Diet drives the microbiome. And the more diverse your diet, the healthier and happier your gut bugs.
But current agricultural practices as well as climate changes have contributed to a loss of diversity in what we eat. About 75 percent of the world’s population consumes on the average, only five animal species and 12 plant species. Of those 12 plant types, rice, maize and wheat contribute 60 percent to all of those calories.
In the US, people’s menus are variations on a theme of the same old foods—wheat, eggs, dairy, beef, chicken, salmon and sugar.
Even a raw foodie might hang out with almonds, flaxseed, chia, kale and lettuce.
All healthy ecosystems are diverse.
In almost every disease state so far researched, the microbiome, the organ of good to bad bacteria inside the intestinal tract, has lost its diversity.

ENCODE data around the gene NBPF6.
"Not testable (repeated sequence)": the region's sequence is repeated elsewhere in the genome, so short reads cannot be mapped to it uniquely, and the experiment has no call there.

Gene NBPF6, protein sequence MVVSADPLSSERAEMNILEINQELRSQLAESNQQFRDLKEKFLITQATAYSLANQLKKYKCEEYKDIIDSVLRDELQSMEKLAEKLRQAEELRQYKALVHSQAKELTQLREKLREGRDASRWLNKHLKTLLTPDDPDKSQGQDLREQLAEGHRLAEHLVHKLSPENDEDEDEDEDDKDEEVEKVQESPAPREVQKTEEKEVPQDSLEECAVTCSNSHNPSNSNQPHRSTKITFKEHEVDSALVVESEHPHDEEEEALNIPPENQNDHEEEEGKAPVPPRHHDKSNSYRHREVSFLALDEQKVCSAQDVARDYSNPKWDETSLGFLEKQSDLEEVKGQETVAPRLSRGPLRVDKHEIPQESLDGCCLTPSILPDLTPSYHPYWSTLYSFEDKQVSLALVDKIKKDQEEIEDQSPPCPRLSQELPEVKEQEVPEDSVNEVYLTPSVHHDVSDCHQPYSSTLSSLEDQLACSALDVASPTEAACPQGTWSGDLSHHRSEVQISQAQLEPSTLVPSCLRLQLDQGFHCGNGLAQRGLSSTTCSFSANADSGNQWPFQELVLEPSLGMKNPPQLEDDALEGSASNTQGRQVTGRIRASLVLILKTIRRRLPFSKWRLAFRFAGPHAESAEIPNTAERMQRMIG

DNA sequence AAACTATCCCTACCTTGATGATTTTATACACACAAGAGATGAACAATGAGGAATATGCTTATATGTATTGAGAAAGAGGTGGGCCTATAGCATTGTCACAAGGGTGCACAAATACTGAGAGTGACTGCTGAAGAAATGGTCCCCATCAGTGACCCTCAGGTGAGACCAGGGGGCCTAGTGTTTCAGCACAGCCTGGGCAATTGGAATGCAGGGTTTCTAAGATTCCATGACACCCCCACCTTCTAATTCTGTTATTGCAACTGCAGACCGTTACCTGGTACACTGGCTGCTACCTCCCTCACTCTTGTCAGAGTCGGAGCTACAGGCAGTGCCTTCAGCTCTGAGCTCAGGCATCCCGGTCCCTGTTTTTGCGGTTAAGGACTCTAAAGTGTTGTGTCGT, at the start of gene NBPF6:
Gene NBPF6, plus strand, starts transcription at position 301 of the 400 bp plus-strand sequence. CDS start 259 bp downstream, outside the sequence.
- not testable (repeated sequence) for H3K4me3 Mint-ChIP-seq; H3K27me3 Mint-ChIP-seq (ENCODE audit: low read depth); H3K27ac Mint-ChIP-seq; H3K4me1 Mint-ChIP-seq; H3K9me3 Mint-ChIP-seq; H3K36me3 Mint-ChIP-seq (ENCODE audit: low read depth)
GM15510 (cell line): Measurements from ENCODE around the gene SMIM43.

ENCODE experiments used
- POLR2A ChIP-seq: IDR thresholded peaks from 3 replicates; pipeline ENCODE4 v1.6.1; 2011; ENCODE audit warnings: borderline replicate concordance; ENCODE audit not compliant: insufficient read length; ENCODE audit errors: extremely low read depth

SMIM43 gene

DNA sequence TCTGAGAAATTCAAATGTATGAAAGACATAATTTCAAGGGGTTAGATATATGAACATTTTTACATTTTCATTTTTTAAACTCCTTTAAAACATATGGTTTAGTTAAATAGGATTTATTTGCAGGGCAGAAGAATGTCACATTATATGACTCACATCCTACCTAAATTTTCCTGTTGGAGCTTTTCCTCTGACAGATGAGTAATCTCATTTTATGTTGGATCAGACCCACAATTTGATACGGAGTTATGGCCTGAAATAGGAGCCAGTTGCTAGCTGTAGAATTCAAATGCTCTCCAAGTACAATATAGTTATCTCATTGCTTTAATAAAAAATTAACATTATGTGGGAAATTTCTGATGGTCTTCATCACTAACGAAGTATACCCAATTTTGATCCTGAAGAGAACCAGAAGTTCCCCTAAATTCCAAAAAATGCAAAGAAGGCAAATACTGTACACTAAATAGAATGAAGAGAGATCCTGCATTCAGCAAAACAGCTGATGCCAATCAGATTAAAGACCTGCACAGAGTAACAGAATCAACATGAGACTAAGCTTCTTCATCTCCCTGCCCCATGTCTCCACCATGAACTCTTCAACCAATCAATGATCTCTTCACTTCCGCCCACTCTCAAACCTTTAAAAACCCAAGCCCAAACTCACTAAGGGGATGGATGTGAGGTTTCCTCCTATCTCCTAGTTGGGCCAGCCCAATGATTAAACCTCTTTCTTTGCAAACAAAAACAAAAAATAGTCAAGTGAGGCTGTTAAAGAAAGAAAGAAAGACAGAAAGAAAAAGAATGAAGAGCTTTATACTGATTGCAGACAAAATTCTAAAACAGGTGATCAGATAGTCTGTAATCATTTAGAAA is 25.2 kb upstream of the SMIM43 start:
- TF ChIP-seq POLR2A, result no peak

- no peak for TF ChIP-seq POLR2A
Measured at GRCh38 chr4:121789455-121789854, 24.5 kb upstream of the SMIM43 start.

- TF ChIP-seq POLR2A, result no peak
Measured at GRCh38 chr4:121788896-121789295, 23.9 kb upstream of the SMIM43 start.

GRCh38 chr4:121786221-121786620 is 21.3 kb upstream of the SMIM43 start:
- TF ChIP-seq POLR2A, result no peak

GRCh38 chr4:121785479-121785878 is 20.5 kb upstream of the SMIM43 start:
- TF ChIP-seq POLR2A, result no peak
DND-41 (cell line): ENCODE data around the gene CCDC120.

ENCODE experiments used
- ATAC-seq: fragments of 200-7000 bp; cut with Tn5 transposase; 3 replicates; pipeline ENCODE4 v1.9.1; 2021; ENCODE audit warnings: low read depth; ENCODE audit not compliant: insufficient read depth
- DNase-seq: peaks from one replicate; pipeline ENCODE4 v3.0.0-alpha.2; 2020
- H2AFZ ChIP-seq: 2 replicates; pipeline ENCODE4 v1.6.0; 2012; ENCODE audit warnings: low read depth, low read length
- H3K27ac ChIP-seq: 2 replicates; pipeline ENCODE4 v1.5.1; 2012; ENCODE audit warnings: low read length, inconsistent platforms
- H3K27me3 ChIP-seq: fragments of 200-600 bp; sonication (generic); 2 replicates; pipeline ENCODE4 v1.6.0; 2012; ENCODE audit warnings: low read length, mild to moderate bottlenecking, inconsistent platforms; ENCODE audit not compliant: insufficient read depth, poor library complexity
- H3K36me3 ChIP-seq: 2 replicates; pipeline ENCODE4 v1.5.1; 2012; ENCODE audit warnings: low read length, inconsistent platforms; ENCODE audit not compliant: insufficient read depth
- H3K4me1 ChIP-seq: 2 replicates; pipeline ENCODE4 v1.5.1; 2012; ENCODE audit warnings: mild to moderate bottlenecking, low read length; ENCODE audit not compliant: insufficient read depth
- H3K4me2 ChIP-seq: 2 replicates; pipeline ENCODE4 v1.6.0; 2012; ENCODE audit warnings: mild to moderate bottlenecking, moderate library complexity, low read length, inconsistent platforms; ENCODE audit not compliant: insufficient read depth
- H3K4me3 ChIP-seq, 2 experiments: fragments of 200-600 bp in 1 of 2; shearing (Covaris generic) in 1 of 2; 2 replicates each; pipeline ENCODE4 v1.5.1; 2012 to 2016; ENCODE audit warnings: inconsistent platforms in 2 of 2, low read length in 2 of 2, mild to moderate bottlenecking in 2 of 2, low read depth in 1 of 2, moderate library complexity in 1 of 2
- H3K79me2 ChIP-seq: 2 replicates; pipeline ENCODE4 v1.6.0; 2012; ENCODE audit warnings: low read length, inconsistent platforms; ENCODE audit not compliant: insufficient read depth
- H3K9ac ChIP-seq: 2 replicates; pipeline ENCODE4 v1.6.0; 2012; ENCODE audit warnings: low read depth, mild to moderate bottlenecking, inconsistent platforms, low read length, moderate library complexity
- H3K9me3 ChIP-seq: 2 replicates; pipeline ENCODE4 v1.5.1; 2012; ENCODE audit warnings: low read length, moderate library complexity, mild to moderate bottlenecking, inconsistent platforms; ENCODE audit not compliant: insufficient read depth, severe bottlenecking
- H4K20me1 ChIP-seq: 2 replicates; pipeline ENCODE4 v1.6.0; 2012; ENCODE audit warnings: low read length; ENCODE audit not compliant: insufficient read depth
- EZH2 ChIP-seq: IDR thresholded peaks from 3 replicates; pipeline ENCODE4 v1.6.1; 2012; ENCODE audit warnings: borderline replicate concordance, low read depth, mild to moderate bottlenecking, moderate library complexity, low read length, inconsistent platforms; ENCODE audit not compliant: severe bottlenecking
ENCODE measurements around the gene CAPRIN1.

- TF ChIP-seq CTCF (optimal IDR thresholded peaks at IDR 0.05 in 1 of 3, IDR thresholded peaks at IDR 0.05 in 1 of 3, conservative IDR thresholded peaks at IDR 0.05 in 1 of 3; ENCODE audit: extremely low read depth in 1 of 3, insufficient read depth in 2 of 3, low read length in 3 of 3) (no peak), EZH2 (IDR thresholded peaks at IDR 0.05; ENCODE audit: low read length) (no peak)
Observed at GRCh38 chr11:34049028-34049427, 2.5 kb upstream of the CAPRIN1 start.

For example, people with pre-diabetes and Type 2 diabetes have a different microbiome makeup than people without those health conditions. They have less bugs, less healthy bugs, both which cause blood sugar issues, increased appetite, and slower transit time (constipation).
Think about how you and how many different foods you eat.
Eat on the wild side and try new things.
Your microbiome will be happy you did.
Institute of Food Technologists (IFT). “Diversifying your diet may make your gut healthier.” ScienceDaily. ScienceDaily, 14 July 2015.